As for myself I am happy to announce, I have received word over the Christmas holidays that an interview I had for a full time Mates position at work, or (1st Officer), back on October has been filled by yours truly.
But that’s not the reason or topic of this entry lol I just wanted to share the news that’s all.
The reason for this post is that over the past few months Erin /my partner and I have been curious to know how our little Caspian has been measuring up with health Canada expectations at his young age? So I needed to start by figuring out what expectations are expected, and at what age.
Ontario health has guidelines that your baby’s should be following month by month. So as for Caspian we now know that he is meeting and exceeding in all the categories they have set forth.
Within the first few months of a child’s life, sometimes Parents get little, to no sleep and are just trying to get to know their baby.
I can remember feeling that the first couple months flew by. Well, I took the first 2 weeks off work to help Erin after her C-section then back to work for 3 weeks. Those 3 weeks did not actually go by fast at all, LOL. They may have in-fact, been the slowest and longest 3 weeks of my life.
But by mid October I was starting my Parental leave for the next 15 weeks, or until early February 2022.
There are so many changes that come so quickly with your baby those first few months let alone that first year!
During this first year, your baby is learning that he or she will be loved and cared for. It is important to foster that development of trust. Don’t let your baby cry for long periods of time, especially in the first 6 months. Crying is your baby’s way of communicating. Soon you will learn what different cries mean, like “I’m tired”, “I’m hungry”, “I’m wet”, “I need to be held”, “I am bored”….Responding to your baby’s needs helps your little one develop trust in you and the world. You cannot spoil a baby! Older children can be spoiled, but not infants, so just enjoy catering to their needs and loving your baby.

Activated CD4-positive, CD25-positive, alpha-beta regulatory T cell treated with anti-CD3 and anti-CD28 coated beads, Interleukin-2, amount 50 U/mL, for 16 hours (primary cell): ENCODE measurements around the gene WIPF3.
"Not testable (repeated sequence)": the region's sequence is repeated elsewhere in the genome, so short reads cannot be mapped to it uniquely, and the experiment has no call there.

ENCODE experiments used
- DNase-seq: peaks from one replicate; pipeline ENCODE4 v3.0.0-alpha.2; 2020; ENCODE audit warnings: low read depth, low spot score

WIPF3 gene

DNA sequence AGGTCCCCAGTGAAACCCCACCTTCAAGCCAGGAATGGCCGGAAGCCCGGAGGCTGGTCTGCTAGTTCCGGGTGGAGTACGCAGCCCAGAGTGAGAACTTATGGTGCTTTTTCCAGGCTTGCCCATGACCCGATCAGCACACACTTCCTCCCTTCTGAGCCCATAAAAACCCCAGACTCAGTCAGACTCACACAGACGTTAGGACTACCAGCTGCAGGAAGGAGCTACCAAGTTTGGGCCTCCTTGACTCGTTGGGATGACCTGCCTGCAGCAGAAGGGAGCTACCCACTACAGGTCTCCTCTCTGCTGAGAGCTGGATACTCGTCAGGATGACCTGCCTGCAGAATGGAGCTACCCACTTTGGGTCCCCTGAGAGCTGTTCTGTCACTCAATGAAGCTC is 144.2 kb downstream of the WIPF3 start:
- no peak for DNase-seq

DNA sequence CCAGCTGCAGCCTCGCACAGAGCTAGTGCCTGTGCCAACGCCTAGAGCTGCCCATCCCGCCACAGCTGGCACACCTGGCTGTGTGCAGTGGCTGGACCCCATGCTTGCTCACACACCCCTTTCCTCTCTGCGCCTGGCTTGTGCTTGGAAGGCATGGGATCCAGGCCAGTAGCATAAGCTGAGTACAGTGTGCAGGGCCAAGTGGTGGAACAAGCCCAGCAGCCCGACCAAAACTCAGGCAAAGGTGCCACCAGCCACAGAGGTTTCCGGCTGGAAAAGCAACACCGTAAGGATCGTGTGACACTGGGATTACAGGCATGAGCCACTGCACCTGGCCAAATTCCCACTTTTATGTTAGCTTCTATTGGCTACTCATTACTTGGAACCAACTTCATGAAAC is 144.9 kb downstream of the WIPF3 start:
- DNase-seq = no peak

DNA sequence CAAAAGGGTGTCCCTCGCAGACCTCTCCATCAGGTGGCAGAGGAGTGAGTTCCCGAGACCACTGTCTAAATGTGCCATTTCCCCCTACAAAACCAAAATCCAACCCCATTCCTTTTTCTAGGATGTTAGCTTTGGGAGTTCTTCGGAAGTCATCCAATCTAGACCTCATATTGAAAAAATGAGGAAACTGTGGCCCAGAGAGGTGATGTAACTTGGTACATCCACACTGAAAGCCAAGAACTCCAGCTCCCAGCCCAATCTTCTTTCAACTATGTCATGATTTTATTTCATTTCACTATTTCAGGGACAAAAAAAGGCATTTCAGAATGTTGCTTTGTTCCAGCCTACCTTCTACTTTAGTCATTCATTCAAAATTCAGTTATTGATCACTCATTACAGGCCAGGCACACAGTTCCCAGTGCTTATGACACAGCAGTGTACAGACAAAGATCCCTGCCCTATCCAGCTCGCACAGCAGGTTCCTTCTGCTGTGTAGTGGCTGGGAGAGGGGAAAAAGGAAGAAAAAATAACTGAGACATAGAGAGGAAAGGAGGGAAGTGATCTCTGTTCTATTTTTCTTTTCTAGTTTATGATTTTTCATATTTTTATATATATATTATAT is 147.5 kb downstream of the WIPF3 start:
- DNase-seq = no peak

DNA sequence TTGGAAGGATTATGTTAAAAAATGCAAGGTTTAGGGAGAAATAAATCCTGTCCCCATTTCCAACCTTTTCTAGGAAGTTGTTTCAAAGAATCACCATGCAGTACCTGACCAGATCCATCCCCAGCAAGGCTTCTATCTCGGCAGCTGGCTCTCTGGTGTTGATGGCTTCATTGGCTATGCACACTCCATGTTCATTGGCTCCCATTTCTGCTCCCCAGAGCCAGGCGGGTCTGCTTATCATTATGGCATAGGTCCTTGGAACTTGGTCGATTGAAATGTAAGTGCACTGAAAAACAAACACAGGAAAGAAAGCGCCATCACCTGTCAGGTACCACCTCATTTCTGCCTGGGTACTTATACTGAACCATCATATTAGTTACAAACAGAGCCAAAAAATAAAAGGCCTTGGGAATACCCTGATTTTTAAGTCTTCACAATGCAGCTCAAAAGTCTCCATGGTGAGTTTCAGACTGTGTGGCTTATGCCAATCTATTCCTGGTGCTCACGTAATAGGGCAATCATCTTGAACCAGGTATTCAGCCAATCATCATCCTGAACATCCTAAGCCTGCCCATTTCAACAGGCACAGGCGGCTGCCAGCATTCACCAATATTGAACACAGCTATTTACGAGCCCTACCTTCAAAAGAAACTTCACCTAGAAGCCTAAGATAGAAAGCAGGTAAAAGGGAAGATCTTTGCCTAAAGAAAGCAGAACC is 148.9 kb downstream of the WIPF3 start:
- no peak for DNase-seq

Growth and development should be steady and progressive. That is more important than comparisons with other children. It is common for new parents to look at other babies and start to worry and compare. Try not to compare, just know what important milestones your baby should be reaching.
How big your baby is at birth is a poor predictor about the size of your child by adulthood. The size at birth has more to do with the conditions of uterine development. Most children will find their growth curve and stay at that curve. A child that is smaller than 75 percent of other babies his/her age can be perfectly healthy, that may just be the growth curve that child has. By the end of the 2nd year, the size of your child will more truly reflect his or her adult size.
We parents know that our children are special! However, reaching developmental milestones faster than other children does not necessarily predict your child’s intelligence. As long as your child is reaching his or her developmental milestones on target, there are no worries!
By the end of the 2nd month baby should:
- Look at you!
- Start to try to self soothe. May bring hands to mouth and suck
- Begin to smile at people
- Start to coo
- Turn towards sounds
- Follow things with eyes
- Pay attention to faces
- Hold up head and begin to push up during tummy time
Activities for parents:
- Talk to your baby
- Show simple objects
- Give your baby different looks at the world, change his or her scenery!
- Play the silly face game, open and close your eyes, stick out your tongue etc.
- Start the routine of a daily walk weather permitting
- Help baby with tracking objects, babies love mobiles, shapes and movements
- Imitate your baby’s sounds and expressions as your baby starts to learn to communicate
Your baby’s growth:
- Growth should be about 1 ounce per day in the first 2 months
- Growth will continue at about a pound a month after the first couple of months
- Birth weight doubles by 5 months
- Birth weight triples by one year
By the end of the 4th month your baby should:
This is where our son is at right now and I’m pleased to report he is reaching all of the milestones to date.
- Like to play and interact with you!
- Copy some movements and even facial expressions like smiling